Anyone who's ever been out West has probably heard the term "be bear aware." Well, in the office, you need to "be body aware." Posture plays a huge part in how a person will feel at the end of a long day at the office. Those with poor sitting posture are at a much higher risk for developing office-related health conditions such as sciatica, back or neck pain, poor circulation, high blood pressure, carpal tunnel syndrome, and so many others. Paying close attention to how your everyday movements could be affecting your work routine is a critical first step in a healthier work life.
Use this guide to assess your sitting habits to make sure you aren't putting yourself at risk:
Sit at your desk as you normally would. Ask yourself these questions.
"Are you sitting up straight? Is the back of your chair closely aligned with your back? Do you have lumbar support? Is your spine in a natural S-shape? Are you facing straight forward (not turning your head to the side) to view a computer screen? Do I sit like this for most of the day?"
If not, your posture could be having a negative impact on your health.
Recognize Good Posture
The first key to practicing good sitting posture is learning to recognize it. Experts agree that seated individuals benefit the most from keeping their joints in a series of 90 degree angles. Start with healthy ergonomic office chairs as a base, since they offer the most adaptability for different workplace environments, body types, and previous health conditions. Once you've got the chair, check to make sure you meet these requirements of ideal seated posture:
Sit up straight, upper arms parallel to the spine.
Face forward, with the head kept naturally and straight ahead as if you were balancing books on it.
Bend elbows and knees at 90 degree angles.
Keep palms flat and face down, parallel to the forearms.
Keep feet flat on the ground.
Back in the day, royalty and the well-to-do were trained to keep proper posture by tying their upper bodies to chairs and balancing books on their heads. All this was done to encourage the spine to stay natural and upright. At work, sit up straight, with upper arms parallel to your spine. The back of your office chair should touch most of your lower, middle, and upper back. If the chair does not gently cradle the natural S-curve of your spine, you may need to make adjustments to seat height, back height, tilt, or the lumbar of your chair.
If you use a computer, look straight ahead - if the screen isn't there, either the computer or your whole body needs to move. Constantly turning one's head to view a computer screen can cause neck and upper back pain caused by distorted muscles. Adding flexible monitor arms to your workstation allows users to adjust a computer screen so it sits right in front of them - at eye level, about arm's length away from the face - properly.
Chair height is hugely important for a healthful office lifestyle. Thankfully, many ergonomic chairs offer chair height adjustability as a standard feature. Seat height and back height are other advanced features that may also appear on ergonomic chairs. Ideally, a chair's height should be in-line with both your body and the height of your workstation. The health of your body comes first though, so sit upright in your chair. You can determine if your chair is at the proper height by ensuring your feet are flat on the floor, with knees bent at 90-degree angles. If your feet dangle, it weighs down on your knees, cutting off the blood supply, which is one reason why many seated office workers experience leg pain after a long day of sitting.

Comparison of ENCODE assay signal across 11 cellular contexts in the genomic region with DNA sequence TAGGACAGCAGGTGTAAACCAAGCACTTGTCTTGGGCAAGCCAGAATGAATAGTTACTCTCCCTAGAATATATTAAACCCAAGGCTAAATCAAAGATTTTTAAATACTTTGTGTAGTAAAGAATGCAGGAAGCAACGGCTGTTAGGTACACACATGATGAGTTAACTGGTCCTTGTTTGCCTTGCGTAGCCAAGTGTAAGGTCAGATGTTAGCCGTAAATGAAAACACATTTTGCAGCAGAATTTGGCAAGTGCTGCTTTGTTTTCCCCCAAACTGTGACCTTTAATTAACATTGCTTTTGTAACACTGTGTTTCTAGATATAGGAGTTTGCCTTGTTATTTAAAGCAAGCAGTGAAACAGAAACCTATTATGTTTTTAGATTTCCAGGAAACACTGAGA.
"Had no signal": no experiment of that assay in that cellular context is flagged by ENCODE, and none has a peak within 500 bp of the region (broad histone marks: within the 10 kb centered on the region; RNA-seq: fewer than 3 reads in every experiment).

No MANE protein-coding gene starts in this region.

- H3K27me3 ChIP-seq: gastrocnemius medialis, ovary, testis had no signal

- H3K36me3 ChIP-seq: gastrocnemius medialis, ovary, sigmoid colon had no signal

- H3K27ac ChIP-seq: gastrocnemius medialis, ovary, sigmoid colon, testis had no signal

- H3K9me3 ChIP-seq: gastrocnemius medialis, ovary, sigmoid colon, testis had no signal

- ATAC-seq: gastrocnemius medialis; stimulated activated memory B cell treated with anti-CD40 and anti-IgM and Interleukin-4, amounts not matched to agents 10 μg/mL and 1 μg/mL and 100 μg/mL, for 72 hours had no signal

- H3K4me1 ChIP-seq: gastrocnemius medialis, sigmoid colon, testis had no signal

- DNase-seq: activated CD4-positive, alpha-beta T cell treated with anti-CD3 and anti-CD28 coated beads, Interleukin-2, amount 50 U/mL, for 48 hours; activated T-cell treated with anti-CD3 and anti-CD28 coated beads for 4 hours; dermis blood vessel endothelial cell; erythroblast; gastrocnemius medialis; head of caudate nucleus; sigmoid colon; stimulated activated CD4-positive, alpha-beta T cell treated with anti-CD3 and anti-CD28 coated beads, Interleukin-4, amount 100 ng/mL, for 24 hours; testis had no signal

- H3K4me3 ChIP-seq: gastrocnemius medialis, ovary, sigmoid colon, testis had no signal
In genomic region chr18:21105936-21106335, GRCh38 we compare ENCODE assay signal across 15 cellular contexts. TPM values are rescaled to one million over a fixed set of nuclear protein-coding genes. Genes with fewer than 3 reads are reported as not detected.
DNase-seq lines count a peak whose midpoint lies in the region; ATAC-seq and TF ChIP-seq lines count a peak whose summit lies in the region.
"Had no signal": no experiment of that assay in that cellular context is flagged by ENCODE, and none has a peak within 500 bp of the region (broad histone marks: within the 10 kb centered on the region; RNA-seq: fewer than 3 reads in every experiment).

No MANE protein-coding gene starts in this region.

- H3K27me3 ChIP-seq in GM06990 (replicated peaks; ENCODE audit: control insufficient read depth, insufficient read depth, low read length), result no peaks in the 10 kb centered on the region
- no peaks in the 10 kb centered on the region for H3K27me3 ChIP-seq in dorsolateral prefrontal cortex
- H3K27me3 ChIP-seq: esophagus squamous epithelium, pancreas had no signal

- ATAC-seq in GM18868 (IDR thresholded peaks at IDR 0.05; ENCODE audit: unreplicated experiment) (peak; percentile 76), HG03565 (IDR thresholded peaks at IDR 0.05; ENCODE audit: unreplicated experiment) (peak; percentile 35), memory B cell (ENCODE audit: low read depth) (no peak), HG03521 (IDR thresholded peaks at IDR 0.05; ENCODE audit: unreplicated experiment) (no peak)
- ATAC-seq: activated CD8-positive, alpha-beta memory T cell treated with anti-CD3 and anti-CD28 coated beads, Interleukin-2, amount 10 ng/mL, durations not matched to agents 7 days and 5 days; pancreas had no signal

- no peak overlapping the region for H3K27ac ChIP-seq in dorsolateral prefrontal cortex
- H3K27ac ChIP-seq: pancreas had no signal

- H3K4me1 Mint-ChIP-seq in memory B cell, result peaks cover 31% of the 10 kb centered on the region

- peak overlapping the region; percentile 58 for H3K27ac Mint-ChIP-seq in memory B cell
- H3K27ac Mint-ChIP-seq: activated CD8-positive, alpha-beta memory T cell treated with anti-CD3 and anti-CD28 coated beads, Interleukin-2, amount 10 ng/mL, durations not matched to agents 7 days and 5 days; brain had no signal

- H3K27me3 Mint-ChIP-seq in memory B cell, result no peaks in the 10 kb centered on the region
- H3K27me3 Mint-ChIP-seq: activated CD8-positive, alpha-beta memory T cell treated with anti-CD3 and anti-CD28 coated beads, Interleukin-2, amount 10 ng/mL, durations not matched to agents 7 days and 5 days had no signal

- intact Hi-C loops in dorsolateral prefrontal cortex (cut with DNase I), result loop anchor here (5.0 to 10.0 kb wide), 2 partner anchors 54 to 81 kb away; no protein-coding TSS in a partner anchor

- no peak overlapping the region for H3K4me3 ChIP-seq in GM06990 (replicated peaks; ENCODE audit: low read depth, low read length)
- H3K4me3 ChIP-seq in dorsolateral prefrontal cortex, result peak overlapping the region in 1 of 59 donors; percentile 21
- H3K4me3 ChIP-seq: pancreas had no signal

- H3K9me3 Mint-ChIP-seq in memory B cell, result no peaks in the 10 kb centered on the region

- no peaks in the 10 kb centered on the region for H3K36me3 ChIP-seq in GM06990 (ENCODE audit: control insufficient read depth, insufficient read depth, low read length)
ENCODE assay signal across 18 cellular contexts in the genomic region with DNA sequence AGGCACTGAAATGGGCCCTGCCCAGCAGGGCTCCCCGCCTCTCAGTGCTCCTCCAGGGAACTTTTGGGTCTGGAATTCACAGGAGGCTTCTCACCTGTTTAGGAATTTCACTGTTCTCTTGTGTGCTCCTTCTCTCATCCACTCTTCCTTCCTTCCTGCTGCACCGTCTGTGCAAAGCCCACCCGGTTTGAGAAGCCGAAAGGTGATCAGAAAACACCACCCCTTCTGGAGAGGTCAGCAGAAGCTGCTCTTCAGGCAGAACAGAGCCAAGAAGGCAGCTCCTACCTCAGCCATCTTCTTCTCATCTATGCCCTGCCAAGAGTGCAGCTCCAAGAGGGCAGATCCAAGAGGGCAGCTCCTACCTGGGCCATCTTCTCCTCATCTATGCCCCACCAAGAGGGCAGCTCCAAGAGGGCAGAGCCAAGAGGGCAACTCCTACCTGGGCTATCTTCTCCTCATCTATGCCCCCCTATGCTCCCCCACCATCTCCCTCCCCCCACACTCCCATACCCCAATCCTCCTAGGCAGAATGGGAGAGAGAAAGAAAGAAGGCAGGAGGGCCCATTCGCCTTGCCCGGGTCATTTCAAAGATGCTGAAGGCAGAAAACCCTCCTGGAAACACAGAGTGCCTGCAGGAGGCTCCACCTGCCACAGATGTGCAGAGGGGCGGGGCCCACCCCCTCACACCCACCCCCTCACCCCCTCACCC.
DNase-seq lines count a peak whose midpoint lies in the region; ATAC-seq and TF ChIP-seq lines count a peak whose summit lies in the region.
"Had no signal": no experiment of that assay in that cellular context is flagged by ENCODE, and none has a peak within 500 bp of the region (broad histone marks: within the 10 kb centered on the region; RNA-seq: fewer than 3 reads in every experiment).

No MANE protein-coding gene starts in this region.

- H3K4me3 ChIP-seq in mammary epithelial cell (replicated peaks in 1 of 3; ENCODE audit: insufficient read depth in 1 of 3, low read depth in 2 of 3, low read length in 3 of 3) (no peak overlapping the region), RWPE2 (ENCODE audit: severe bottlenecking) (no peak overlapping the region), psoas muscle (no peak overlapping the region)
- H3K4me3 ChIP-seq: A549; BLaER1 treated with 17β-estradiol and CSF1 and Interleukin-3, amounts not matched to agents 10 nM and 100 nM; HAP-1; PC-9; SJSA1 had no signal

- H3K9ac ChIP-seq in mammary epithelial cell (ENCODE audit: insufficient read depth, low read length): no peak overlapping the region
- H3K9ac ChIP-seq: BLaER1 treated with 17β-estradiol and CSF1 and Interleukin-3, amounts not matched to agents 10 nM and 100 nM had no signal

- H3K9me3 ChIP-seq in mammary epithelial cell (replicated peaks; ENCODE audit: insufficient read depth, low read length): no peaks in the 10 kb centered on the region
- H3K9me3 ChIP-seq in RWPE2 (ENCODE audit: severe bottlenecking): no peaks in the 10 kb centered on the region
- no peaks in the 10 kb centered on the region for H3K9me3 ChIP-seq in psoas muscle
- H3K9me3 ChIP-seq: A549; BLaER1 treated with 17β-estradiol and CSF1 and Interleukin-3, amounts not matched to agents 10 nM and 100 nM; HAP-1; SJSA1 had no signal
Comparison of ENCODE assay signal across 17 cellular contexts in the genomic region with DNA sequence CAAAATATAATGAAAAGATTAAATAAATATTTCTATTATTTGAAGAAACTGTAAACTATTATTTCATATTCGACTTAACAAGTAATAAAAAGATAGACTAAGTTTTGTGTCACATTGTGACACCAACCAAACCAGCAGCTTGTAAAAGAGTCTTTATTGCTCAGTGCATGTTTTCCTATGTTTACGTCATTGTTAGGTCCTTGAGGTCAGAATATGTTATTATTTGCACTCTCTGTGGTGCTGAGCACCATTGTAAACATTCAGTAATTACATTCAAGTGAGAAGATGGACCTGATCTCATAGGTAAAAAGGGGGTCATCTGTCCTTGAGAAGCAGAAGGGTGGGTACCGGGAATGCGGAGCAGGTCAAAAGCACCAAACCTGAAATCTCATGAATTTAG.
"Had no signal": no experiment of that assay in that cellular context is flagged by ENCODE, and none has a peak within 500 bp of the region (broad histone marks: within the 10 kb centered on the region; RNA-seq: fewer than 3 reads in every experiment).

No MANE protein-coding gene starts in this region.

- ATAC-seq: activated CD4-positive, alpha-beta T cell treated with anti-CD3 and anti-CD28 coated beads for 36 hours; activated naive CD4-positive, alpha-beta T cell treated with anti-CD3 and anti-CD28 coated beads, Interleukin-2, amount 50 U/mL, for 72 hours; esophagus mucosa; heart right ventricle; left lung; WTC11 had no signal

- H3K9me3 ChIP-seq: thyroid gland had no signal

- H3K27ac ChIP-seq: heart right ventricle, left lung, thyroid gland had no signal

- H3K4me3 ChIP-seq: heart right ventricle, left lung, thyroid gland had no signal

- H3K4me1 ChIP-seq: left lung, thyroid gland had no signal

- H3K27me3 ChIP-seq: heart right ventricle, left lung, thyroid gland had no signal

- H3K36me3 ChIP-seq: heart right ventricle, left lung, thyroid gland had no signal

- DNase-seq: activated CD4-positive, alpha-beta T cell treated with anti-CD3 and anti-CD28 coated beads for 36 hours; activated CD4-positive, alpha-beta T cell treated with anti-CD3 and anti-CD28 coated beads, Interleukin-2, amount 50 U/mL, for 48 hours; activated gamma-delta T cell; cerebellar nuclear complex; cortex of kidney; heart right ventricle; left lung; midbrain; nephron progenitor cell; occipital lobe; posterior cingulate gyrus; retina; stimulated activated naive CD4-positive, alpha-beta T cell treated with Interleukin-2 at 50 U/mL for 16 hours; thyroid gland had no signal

* Hint: The height adjustment feature on most height adjustable desk chairs is typically located just under the seat in the form of a lever or knob.
An Arm and A Leg
Keeping the body's major joints kept at 90-degree angels is one of the coups to maintaining proper seated health. Feet flat on the floor and knees bent at 90-degrees is the ideal way to determine proper chair height. Once this is done, turn your attention to the desk. Ideal desk height is determined by keeping the elbows bent at 90-degrees in an office chair. Extend your hands, flat and palm down, so they are parallel with your forearms - if you're a typer, this is where your keyboard needs to be. If you write more, this is where the surface of your desk needs to be.
* Note: After adjusting the desk height according to arm level, if your computer screen comes up short, monitor arms can make up the difference. If you can't afford a monitor arm, add office foot rests or boosters can keep your feet flat so you can raise the height of your chair to meet your desk.
... And A Hand in the Right Direction!
It is critical that users don't bend their hands and forearms up or down in order to perform daily office functions such as typing or writing. Bending the hands up or down can diminish proper blood flow, aggravating the symptoms of arthritis and carpal tunnel. For those of you whose office desks and workstations may sit too high, adding retractable keyboard trays is a great solution. Mount one under the desk and angle it too your needs for the healthiest results!
Think Outside the Cubicle
One alternative to the typical office setup is to include ergonomic workstations, so users can choose to sit or stand. Alternating between seated and standing positions is the most healthful office work style because it keeps users active and allows them to take all the benefits of standing (as the body's most healthful posture), and combine it with the benefits of seated breaks (to give the legs a rest). Standing at work reportedly improves energy and focus, and also keeps users trim!
Staying fit is a big part of improving posture as strong abdominal muscles are the key to proper spinal support during seated positions. Work out, stretch, and focusing attention on developing those abs - and you will be living a healthy office life in no time!